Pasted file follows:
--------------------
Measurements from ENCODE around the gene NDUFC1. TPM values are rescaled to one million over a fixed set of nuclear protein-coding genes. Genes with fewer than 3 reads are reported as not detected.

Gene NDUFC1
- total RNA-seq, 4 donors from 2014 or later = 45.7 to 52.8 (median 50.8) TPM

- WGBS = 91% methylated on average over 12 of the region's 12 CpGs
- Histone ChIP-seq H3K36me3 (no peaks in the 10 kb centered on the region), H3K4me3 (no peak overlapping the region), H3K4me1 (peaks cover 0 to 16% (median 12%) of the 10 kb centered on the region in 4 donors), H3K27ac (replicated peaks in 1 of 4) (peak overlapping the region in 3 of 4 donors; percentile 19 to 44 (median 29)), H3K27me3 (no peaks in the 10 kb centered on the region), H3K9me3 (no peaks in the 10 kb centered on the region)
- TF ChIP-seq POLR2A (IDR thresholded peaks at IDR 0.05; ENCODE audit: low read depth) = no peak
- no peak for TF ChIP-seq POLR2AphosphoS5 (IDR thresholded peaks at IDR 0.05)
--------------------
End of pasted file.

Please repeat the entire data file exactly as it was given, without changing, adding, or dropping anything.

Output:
Measurements from ENCODE around the gene NDUFC1. TPM values are rescaled to one million over a fixed set of nuclear protein-coding genes. Genes with fewer than 3 reads are reported as not detected.

Gene NDUFC1
- total RNA-seq, 4 donors from 2014 or later = 45.7 to 52.8 (median 50.8) TPM

- WGBS = 91% methylated on average over 12 of the region's 12 CpGs
- Histone ChIP-seq H3K36me3 (no peaks in the 10 kb centered on the region), H3K4me3 (no peak overlapping the region), H3K4me1 (peaks cover 0 to 16% (median 12%) of the 10 kb centered on the region in 4 donors), H3K27ac (replicated peaks in 1 of 4) (peak overlapping the region in 3 of 4 donors; percentile 19 to 44 (median 29)), H3K27me3 (no peaks in the 10 kb centered on the region), H3K9me3 (no peaks in the 10 kb centered on the region)
- TF ChIP-seq POLR2A (IDR thresholded peaks at IDR 0.05; ENCODE audit: low read depth) = no peak
- no peak for TF ChIP-seq POLR2AphosphoS5 (IDR thresholded peaks at IDR 0.05)